The First Law of Holes #517

Aug 15, 2019

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Brian Taylor

Will Rogers defined the first law of holes as follows: "When you find yourself in a hole; stop digging." A recent discipline decision of the Real Estate Council of British Columbia1 suggests the licensee involved should have taken Mr. Rogers' advice.

The licensee acted as the designated agent of the seller in the sale of a parcel of land that could be subdivided into two lots. The contracts of purchase and sale ("Contracts") prepared by the licensee concerning the property contained a condition precedent with respect to municipal approval of the subdivision. Unfortunately, the Contracts did not indicate for whose benefit the condition precedent was included or the date by which it should be removed. Mistake number one.

A couple of months after the execution of the Contracts, the licensee was approached by the buyer who indicated he wished to assign his interest in the Contracts to a third party. The licensee agreed to act as the buyer's designated agent in the assignment transaction and represented the buyer in the creation and execution of assignment agreements ("Assignments") with the third party in respect of the proposed subdivided lots. Mistake number two. As the licensee was the agent for the seller, he owed fiduciary obligations to the seller until the completion of the Contracts transaction. By agreeing to act for the buyer in the Assignments transaction he created a conflict of interest between his duties to his seller/client with respect to the Contracts transaction and his buyer/client with respect to the Assignments transaction.

The licensee did not advise his seller/client of his representation of the buyer/client or his involvement in the Assignments transactions. Mistake number three. That information was material to his seller/client and by failing to disclose that information, he breached his fiduciary duty of disclosure to his seller/client.

After the Assignments had been entered into by the buyer/client and the third party, the licensee's managing broker discovered the conflict and urged the licensee to contact his seller/client and fully disclose the conflict. The licensee did that. His seller/client instructed the licensee to take steps to nullify the Assignments. Rather than following Mr. Rogers' advice, the licensee took steps to nullify the Assignments, which was clearly against the interests of his buyer/client who had entered into the Assignments. Mistake number four.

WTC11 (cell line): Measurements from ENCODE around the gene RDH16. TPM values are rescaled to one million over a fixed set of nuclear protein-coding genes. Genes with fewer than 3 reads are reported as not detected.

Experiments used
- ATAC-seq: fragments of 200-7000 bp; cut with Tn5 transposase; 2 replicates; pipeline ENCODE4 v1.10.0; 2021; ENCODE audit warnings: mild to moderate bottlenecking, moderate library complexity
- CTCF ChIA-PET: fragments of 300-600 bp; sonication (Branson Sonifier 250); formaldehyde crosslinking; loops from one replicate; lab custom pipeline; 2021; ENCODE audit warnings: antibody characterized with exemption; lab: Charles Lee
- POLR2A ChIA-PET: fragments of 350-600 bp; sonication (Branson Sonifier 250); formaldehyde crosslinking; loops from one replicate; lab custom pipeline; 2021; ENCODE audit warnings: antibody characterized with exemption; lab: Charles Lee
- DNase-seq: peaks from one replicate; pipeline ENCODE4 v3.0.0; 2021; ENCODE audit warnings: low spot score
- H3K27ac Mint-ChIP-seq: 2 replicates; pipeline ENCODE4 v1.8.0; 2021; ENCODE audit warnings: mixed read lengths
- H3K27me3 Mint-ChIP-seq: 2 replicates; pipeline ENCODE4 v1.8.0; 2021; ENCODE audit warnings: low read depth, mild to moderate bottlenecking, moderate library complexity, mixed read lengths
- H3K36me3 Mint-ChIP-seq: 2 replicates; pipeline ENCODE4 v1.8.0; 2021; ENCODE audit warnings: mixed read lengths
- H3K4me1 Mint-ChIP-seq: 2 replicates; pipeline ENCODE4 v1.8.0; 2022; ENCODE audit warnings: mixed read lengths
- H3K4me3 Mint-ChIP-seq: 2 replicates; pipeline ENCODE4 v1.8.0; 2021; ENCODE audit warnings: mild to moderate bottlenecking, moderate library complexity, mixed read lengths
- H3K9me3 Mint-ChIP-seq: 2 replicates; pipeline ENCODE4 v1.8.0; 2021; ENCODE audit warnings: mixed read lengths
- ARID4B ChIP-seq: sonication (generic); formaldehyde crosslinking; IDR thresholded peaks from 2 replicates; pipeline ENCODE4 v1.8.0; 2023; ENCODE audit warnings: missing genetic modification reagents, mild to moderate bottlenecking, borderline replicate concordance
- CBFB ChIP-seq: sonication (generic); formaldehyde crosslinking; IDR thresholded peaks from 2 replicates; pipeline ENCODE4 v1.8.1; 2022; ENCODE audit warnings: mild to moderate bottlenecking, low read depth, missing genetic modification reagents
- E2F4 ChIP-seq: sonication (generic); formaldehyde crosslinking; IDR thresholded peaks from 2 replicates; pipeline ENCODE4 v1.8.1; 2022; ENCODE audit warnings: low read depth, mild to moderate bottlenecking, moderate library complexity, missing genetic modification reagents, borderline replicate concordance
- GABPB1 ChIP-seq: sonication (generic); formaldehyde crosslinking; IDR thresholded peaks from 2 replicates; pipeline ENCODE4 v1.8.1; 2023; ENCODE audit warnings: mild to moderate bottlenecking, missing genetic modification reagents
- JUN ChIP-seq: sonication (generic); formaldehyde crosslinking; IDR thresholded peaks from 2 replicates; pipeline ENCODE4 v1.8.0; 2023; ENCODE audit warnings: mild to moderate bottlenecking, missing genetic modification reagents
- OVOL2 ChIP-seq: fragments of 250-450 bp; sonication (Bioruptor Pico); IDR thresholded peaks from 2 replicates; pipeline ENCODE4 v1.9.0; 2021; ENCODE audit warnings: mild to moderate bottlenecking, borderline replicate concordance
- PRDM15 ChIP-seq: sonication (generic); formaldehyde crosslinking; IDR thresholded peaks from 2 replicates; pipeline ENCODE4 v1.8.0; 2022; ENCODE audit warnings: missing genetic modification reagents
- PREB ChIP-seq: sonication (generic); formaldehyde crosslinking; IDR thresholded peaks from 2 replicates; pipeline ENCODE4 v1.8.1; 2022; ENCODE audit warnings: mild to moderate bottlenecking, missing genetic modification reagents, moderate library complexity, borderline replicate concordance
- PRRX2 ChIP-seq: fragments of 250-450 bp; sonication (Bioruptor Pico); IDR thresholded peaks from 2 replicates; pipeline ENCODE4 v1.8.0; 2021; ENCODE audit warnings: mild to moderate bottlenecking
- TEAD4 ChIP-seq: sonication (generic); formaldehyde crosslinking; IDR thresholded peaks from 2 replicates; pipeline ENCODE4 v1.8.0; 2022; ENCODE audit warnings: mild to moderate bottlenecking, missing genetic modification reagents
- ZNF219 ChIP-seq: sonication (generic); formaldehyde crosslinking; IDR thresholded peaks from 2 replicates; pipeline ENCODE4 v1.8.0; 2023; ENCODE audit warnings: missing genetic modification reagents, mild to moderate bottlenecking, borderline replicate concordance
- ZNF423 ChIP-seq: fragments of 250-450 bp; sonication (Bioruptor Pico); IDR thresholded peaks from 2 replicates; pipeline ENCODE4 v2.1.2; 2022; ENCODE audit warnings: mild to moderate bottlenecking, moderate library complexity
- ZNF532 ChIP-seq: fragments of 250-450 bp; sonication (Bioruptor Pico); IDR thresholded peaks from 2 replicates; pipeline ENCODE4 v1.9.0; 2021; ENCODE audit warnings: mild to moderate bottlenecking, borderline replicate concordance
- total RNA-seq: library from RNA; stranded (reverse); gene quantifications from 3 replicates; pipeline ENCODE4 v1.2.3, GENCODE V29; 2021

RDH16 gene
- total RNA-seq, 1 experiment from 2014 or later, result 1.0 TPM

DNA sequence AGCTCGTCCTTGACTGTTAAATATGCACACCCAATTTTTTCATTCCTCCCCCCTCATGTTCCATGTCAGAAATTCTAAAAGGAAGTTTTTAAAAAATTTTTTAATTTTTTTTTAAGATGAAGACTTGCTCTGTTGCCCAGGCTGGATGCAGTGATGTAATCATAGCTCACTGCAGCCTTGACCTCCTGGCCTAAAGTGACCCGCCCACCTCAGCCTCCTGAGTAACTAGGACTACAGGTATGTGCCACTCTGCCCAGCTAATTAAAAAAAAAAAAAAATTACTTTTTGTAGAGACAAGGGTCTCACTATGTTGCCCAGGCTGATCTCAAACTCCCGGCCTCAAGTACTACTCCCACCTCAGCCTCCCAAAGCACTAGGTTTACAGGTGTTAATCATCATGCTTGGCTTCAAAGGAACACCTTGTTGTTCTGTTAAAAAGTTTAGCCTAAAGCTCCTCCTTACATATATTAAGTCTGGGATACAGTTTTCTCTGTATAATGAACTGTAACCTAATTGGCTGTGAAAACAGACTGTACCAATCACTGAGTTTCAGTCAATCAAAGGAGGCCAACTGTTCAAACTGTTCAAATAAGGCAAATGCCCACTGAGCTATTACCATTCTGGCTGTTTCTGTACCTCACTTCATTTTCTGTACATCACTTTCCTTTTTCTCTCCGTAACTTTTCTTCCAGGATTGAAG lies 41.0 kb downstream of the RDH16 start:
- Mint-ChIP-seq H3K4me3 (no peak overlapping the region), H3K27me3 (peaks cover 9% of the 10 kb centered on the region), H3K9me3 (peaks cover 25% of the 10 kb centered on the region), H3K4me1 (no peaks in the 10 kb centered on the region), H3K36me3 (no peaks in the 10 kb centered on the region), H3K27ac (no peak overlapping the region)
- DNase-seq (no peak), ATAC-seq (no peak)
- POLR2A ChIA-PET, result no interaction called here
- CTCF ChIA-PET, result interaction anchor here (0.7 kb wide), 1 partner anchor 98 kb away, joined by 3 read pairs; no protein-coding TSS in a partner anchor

Not to be outdone, his buyer/client, having discovered that the third-party assignee was trying to flip the Contracts a second time, instructed him to take steps to nullify the Assignments. Shovel in hand the licensee kept digging, preparing new documents and dealing with deposits. Mistake number five.

The unfortunate but understandable result was a three-month suspension and $5000 fine for the licensee.

One would hope that most licensees would have avoided the conflict in the first place by simply refusing to act as the agent of the buyer in the Assignment transactions and remaining loyal to their seller/client. 

However sometimes, as in this case, licensees make mistakes and inadvertently step in a hole. Once a licensee discovers they are in a hole, the best course of action is to stop digging. In this case, once the licensee was advised by his managing broker of the conflict, he should have immediately advised both his seller/client and buyer/client of the conflict and that he could no longer act for either party in the Contracts transaction or the Assignments transaction. He should have also advised both the seller/client and buyer/client to immediately seek independent legal advice, and immediately reported the matter to his insurers. Once he became aware of the hole he was in, picking up a shovel and continuing to dig was the wrong course of action and compounded the licensee's problems.

Brian Taylor 
Norton Rose Fulbright LLP

  1. Real Estate Council of British Columbia re: Gill, July 17, 2019.
 

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